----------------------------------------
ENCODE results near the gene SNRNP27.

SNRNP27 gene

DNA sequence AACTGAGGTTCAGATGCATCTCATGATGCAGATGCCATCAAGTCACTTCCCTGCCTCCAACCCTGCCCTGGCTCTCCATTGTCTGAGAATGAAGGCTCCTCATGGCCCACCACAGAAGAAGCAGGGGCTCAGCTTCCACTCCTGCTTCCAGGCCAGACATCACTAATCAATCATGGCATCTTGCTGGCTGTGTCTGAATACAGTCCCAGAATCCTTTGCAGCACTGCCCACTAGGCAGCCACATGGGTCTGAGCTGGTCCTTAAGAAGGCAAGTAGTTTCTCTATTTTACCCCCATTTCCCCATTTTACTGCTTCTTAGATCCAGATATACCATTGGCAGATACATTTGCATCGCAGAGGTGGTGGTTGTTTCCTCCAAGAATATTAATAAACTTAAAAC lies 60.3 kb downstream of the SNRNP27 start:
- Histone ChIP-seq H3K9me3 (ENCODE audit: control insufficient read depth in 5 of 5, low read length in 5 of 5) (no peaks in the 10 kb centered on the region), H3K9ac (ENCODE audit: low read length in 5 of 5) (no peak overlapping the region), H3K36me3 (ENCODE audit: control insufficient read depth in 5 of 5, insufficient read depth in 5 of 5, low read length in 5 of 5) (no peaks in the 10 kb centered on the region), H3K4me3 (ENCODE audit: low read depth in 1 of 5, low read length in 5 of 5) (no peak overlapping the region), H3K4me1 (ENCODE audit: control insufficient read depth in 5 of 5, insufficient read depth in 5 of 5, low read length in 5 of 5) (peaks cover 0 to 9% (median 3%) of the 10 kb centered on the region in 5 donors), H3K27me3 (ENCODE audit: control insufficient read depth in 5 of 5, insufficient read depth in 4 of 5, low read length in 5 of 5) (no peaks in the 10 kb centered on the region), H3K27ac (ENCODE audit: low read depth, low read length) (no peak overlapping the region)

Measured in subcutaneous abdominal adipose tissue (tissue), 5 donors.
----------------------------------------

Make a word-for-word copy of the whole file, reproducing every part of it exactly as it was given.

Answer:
ENCODE results near the gene SNRNP27.

SNRNP27 gene

DNA sequence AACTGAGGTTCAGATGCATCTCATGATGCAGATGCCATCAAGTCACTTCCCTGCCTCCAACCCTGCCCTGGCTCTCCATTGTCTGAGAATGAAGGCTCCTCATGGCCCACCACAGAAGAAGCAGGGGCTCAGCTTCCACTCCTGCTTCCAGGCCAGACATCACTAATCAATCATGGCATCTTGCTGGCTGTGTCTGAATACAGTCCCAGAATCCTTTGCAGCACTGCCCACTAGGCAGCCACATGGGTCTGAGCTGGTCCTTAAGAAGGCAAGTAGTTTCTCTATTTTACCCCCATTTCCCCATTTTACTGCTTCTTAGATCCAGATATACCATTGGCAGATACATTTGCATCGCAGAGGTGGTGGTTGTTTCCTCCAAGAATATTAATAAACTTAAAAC lies 60.3 kb downstream of the SNRNP27 start:
- Histone ChIP-seq H3K9me3 (ENCODE audit: control insufficient read depth in 5 of 5, low read length in 5 of 5) (no peaks in the 10 kb centered on the region), H3K9ac (ENCODE audit: low read length in 5 of 5) (no peak overlapping the region), H3K36me3 (ENCODE audit: control insufficient read depth in 5 of 5, insufficient read depth in 5 of 5, low read length in 5 of 5) (no peaks in the 10 kb centered on the region), H3K4me3 (ENCODE audit: low read depth in 1 of 5, low read length in 5 of 5) (no peak overlapping the region), H3K4me1 (ENCODE audit: control insufficient read depth in 5 of 5, insufficient read depth in 5 of 5, low read length in 5 of 5) (peaks cover 0 to 9% (median 3%) of the 10 kb centered on the region in 5 donors), H3K27me3 (ENCODE audit: control insufficient read depth in 5 of 5, insufficient read depth in 4 of 5, low read length in 5 of 5) (no peaks in the 10 kb centered on the region), H3K27ac (ENCODE audit: low read depth, low read length) (no peak overlapping the region)

Measured in subcutaneous abdominal adipose tissue (tissue), 5 donors.